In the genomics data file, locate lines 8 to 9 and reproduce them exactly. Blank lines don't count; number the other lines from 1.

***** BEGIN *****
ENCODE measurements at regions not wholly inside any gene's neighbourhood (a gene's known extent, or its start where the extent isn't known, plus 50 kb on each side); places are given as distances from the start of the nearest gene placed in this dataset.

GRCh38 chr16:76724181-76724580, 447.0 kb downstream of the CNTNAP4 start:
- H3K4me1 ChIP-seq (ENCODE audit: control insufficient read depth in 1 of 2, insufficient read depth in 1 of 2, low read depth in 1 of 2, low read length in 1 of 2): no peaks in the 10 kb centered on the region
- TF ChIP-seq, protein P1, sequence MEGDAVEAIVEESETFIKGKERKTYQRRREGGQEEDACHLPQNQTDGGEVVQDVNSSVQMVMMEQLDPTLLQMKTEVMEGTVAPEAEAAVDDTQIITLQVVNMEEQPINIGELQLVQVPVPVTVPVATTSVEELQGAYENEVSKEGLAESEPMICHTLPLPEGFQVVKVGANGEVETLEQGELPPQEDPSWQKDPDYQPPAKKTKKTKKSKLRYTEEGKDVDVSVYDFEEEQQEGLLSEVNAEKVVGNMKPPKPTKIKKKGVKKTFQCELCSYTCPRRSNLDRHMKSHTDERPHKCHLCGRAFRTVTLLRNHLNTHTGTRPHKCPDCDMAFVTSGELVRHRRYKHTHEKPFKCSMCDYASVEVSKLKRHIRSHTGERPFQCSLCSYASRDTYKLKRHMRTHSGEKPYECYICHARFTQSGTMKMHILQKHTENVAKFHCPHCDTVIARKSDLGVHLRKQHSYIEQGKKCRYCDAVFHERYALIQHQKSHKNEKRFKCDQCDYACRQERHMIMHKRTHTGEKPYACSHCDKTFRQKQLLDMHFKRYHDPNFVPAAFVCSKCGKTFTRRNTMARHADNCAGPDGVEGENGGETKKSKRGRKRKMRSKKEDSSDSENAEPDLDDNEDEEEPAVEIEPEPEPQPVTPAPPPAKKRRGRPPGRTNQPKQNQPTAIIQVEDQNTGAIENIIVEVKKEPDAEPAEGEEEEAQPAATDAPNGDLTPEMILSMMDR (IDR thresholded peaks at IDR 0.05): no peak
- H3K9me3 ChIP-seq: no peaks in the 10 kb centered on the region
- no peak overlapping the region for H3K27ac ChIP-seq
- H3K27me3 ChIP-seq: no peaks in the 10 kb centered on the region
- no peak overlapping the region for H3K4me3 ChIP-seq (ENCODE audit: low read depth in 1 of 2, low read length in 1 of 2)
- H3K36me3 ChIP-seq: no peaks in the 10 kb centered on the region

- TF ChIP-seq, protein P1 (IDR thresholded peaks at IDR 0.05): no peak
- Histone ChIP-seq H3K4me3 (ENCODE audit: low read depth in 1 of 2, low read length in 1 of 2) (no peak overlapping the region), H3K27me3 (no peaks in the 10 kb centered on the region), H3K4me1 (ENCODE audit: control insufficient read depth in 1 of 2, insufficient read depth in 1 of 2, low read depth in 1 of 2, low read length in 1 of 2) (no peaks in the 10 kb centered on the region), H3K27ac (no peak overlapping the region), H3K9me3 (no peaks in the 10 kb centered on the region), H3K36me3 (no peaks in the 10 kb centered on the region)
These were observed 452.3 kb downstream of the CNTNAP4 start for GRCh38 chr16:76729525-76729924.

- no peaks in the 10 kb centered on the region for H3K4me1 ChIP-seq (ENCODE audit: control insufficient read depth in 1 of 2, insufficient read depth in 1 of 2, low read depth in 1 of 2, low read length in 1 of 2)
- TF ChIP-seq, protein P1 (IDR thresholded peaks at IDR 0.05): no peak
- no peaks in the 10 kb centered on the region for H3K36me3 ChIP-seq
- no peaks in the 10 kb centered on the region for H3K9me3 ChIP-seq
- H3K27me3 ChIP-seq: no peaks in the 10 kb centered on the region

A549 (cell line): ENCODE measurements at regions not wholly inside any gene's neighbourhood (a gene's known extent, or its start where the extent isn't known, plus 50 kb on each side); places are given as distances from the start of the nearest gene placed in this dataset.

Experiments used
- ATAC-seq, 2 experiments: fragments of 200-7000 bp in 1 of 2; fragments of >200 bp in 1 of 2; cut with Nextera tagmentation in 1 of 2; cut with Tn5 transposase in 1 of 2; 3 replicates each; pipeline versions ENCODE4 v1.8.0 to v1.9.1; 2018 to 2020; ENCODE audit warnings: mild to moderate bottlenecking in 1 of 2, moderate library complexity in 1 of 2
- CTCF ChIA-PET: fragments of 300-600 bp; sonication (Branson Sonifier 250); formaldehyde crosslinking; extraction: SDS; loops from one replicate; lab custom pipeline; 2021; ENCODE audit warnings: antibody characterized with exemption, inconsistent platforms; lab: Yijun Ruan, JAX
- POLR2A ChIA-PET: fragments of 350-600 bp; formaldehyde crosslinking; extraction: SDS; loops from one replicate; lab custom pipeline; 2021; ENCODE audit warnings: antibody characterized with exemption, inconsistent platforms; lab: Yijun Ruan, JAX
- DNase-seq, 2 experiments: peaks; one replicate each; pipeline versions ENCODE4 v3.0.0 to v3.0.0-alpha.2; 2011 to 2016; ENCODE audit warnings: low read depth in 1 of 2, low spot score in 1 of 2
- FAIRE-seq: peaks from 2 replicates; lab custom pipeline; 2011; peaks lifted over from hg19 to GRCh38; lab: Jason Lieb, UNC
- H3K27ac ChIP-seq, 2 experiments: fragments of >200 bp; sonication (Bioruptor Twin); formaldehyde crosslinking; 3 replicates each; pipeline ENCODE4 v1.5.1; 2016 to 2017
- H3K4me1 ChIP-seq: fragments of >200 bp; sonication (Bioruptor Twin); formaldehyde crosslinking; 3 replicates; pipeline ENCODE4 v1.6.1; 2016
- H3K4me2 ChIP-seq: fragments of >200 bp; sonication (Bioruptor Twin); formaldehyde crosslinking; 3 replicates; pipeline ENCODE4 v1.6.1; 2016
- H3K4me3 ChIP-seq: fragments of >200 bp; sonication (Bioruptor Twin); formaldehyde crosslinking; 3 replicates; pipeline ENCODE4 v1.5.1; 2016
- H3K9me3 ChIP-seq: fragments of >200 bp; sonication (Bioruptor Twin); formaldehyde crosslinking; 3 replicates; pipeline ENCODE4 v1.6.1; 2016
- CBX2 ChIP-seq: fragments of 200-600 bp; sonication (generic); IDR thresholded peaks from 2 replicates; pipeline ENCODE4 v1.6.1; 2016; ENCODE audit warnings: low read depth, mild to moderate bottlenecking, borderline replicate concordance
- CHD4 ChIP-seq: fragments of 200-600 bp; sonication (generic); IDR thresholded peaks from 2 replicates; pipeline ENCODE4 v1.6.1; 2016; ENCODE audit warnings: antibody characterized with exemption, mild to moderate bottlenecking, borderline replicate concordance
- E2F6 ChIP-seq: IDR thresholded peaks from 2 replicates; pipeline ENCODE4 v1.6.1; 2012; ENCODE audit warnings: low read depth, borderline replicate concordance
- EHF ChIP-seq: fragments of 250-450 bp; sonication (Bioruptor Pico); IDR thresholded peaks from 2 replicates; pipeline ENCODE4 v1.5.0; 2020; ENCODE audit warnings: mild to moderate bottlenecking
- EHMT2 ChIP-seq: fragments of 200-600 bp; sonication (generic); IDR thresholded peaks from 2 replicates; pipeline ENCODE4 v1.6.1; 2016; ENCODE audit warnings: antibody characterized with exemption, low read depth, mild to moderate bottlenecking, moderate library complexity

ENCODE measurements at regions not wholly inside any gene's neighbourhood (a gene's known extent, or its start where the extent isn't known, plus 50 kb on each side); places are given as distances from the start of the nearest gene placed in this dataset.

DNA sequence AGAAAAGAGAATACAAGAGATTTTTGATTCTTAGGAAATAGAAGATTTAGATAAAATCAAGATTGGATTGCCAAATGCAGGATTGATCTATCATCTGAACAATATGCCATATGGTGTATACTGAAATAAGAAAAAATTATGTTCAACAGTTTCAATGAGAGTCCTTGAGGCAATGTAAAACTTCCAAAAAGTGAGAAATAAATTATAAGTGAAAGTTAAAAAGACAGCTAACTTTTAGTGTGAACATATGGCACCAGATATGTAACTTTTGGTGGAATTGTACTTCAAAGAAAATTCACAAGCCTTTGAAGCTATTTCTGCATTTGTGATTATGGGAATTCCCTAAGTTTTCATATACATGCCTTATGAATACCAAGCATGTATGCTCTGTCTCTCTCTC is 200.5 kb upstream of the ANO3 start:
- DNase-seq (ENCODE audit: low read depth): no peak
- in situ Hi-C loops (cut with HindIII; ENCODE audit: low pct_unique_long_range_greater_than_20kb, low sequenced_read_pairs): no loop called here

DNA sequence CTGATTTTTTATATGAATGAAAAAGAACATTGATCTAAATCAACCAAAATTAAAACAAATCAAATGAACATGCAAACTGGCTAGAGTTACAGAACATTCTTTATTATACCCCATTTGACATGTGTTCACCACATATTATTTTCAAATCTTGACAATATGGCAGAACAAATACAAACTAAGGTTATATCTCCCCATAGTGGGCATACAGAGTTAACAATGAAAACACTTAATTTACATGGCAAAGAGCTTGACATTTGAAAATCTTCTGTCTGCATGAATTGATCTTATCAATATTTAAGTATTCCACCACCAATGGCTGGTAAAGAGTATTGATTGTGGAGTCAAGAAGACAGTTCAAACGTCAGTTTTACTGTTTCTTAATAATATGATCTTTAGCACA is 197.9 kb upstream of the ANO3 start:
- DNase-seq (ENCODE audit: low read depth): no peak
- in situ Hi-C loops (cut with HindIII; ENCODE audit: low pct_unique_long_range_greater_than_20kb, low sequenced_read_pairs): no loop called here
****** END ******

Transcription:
- no peak overlapping the region for H3K4me3 ChIP-seq (ENCODE audit: low read depth in 1 of 2, low read length in 1 of 2)
- H3K36me3 ChIP-seq: no peaks in the 10 kb centered on the region